Obama says Allison’s work on electric vehicles is helping U.S. rebuild

America is hooked on imported oil and needs jobs. President Barack Obama sees a solution for both issues in Indianapolis. Obama on Friday visited Allison Transmission’s Plant No. 7, one of several Indiana businesses benefiting from a heavy flow of federal cash for the president’s vehicle of choice, an electric car  that runs on electricity and less gasoline.

"This is where the American economy is rebuilding and where we are re-energizing our factories," Obama told about 800 workers and visitors at the Westside plant. "This is where the jobs of the future are at."

Allison is a linchpin in Central Indiana’s campaign to launch an electric car industry. But technology analysts say Indiana faces a fight to become the capital of the electric cars.

"A lot of core knowledge for electric vehicles is coming from Detroit and the Indianapolis area," said Michael Lew, technology analyst at New York-based Needham Securities. "There’s still no place you can especially point to that’s the center of all this. There’s no clear-cut winner yet."

Even Western cities never thought of as car hotbeds — such as Austin, Texas; Denver; and Reno, Nev. — are rushing to innovate key components on the hybrid and electric cars that Obama hopes will become mainstays in American garages, Lew said.

Rather than center around the old Midwestern machine-tool towns where the auto business took root in the 1890s, the electric car industry could spread across the country, even around the globe, to places where engineers and physicists congregate.

Once the 25,000-employee home of Delco-Remy — General Motors’ West Point for all things electric — Central Indiana’s auto industry has shrunk with the General, leaving the nubs of Remy near Anderson, and Delphi (the old Delco) in Kokomo. They are now standalone private companies. Together they employ about 2,000 people.

Allison is another GM spinoff. It’s also the sturdiest horse in GM’s old Indiana stable. In spite of the recession, Allison executives offered the 1,500 United Auto Workers hefty profit-sharing checks in 2010.

Sales are strong, fed partly by city bus fleets turning to hybrid propulsion to cut fuel expenses. Allison makes heavy-duty automatic transmissions. Some are outfitted as hybrid models for buses.

Allison is also the place where Obama’s green-car strategy promises the most potential so far for Indiana’s hybrid hopes. Plant No. 7 is being retooled. Transmissions currently produced in Plant No. 6 will arrive ready for a modern hybrid system. It’s designed to improve fuel economy by as much as 35 percent in work trucks such as FedEx delivery vans.

Called the H3000, the system is considered Indiana’s hybrid ground zero for a specific reason. It will use Delphi electronics and Remy motors made in Indiana. The trio received more than $212 million in federal grants to develop and make the system going into the H3000.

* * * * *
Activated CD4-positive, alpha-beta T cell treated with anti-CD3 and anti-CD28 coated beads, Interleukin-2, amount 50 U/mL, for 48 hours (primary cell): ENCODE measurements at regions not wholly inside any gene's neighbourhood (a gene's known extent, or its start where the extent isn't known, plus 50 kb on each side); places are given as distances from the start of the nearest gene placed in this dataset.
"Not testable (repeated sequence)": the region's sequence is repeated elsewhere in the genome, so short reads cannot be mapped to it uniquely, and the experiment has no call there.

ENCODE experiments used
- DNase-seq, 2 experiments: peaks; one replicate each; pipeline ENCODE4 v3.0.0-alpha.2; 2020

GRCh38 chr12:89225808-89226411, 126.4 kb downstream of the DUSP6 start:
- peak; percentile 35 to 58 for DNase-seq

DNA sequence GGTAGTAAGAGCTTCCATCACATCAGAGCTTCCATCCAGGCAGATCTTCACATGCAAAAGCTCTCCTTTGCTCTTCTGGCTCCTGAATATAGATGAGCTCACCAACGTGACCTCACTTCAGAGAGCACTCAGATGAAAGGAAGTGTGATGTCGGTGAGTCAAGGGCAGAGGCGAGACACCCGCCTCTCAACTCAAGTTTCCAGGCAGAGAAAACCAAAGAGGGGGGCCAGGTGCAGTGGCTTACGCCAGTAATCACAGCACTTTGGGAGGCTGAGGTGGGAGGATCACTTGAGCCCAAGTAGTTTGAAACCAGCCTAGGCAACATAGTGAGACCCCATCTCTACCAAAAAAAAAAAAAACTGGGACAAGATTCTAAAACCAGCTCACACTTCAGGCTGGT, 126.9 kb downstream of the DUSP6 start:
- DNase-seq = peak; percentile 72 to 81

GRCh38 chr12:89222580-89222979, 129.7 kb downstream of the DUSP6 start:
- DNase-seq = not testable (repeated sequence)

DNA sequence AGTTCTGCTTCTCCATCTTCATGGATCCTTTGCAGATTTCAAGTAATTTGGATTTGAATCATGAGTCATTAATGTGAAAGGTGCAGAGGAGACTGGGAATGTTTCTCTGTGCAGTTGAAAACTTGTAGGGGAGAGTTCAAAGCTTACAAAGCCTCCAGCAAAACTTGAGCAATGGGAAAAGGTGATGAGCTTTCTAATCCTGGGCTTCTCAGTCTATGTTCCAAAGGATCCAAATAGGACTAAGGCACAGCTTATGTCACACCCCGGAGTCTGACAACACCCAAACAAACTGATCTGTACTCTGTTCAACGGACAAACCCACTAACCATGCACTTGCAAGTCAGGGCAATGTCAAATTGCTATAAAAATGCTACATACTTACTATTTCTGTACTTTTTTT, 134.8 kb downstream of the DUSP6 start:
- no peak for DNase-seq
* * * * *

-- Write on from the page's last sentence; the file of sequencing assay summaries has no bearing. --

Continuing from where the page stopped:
The Obama administration has handed out about $3 billion for electric cars. Only Michigan has secured more than Indiana’s $400 million. Honda spent only about 25 percent more to put up its huge Civic car plant in Greensburg, Ind.

One difference — and it’s a big one: Honda opened in 2008 with 900 workers. Fewer than 500 jobs in Indiana trace so far to the federal green-car cash. That’s partly because the H3000 won’t roll out of Plant No. 7 for two more years. While Delphi has added about 100 workers, Remy and Allison are still gearing up.

At the same time, battery innovator EnerDel, a legacy of GM Delco-Remy, employs 250 but so far has failed to hire the 1,500 in Indianapolis it once projected. One reason is the new THINK City electric-car plant at Elkhart, a consumer of EnerDel lithium-ion batteries. It’s starting slowly. So is the Navistar electric-truck plant near Elkhart.

Obama, speaking in Plant No. 7 on Friday, didn’t delve into the fits and starts of launching an electric business. But he did bemoan the nation’s fuel woes. Whether gasoline prices are high or moderate, the U.S. spends a fortune on petroleum, importing 58 percent of the 900 million gallons consumed daily.

"We have high gas prices eating away at your paychecks," Obama said, "and that’s a headwind we have to confront."

How? In Plant No. 7. It’s a rough business cycle the U.S. is in, the president said, but he noted Allison bus hybrids alone have spared the country millions of imported barrels of oil. Hybrids can reduce oil imports far more, he said, and at the same time create jobs.

Although factories may be the future, they’ll likely take a different shape, with higher technology and lower pay on the shop floor.

Indiana has lost about 200,000 industrial jobs since 1999, a third of the manufacturing workforce. Those who remain in the Allison plants are mostly graying baby boomers.

Secured by seniority clauses in the UAW contract, up to 900 have worked close to or beyond the 30 years necessary to retire with a full pension. Instead of retiring, many have hung on for the $50,000 jobs.

When they retire, the new crew’s wages will reflect the Midwest’s new industrial trend: pay cuts. Under the concessions the UAW approved with the owners, big investment firms Carlyle, of Washington, D.C., and Onex, of Toronto, pay for new workers will start near $28,000.

Tim Behrens, a UAW Local 933 committee member at Allison, said he expects a wave of retirees in the coming months just as the H3000 assembly line staffs up. The result: several hundred job openings in a city hungry for industrial work.

Allison, though, may never re-staff to the levels of the 1990s, when it had more than 3,000 workers. Since then, lean work techniques have taken hold. Automated machinery has come in. "We are making twice the product today," Behrens said, "with a third of the employees."

Remarks by President Obama to Workers at Allison Transmission Headquarters

Thank you, everybody. Good to see you. (Applause.) Thank you so much. Thank you, everybody. Please have a seat. Thank you. It is good to be back in Indianapolis. (Applause.) Hello, Hoosiers! Sorry about the Pacers. (Laughter.) I’m sorry, Mr. Mayor. (Laughter.) Give the Mayor a big round of applause. He’s doing a great job. (Applause.)

Along with the Mayor, we’ve got Secretary of Transportation Ray LaHood in the house. Ray — (applause.) We’ve got your own member of Congress, André Carson, here. (Applause.) And I want to thank Larry Dewey and everybody here at Allison for their extraordinary hospitality.